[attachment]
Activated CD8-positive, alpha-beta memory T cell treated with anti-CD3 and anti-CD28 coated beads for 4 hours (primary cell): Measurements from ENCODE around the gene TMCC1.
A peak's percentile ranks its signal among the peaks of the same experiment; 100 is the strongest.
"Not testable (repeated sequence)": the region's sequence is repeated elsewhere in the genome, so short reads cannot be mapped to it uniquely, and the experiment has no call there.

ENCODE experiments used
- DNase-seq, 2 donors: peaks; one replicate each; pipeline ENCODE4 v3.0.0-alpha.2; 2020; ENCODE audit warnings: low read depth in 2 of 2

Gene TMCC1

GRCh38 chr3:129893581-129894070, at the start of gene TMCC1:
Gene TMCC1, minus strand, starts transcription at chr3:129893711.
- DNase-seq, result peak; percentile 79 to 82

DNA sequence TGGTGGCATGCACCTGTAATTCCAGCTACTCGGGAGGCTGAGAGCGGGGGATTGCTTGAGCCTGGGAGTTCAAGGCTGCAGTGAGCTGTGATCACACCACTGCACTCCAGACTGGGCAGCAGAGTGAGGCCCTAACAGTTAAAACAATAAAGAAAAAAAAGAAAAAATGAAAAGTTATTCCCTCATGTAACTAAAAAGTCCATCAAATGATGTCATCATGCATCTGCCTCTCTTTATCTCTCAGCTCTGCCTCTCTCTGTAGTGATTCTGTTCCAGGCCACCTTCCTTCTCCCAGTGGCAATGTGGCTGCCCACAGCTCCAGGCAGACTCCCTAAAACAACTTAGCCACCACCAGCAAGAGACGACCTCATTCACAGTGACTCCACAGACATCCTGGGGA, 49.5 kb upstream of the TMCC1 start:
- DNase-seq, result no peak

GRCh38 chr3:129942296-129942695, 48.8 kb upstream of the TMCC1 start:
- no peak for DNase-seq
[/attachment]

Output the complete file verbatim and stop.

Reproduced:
Activated CD8-positive, alpha-beta memory T cell treated with anti-CD3 and anti-CD28 coated beads for 4 hours (primary cell): Measurements from ENCODE around the gene TMCC1.
A peak's percentile ranks its signal among the peaks of the same experiment; 100 is the strongest.
"Not testable (repeated sequence)": the region's sequence is repeated elsewhere in the genome, so short reads cannot be mapped to it uniquely, and the experiment has no call there.

ENCODE experiments used
- DNase-seq, 2 donors: peaks; one replicate each; pipeline ENCODE4 v3.0.0-alpha.2; 2020; ENCODE audit warnings: low read depth in 2 of 2

Gene TMCC1

GRCh38 chr3:129893581-129894070, at the start of gene TMCC1:
Gene TMCC1, minus strand, starts transcription at chr3:129893711.
- DNase-seq, result peak; percentile 79 to 82

DNA sequence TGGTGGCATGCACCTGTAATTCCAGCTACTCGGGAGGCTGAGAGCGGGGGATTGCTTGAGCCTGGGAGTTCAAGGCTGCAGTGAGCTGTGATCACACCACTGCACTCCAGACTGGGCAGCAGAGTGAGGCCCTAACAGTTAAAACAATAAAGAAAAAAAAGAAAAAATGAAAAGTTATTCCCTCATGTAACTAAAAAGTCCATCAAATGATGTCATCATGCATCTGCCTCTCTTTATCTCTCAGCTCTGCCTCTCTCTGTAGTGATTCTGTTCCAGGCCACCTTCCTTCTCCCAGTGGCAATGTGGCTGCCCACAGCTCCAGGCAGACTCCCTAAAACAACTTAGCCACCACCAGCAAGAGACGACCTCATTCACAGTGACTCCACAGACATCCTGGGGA, 49.5 kb upstream of the TMCC1 start:
- DNase-seq, result no peak

GRCh38 chr3:129942296-129942695, 48.8 kb upstream of the TMCC1 start:
- no peak for DNase-seq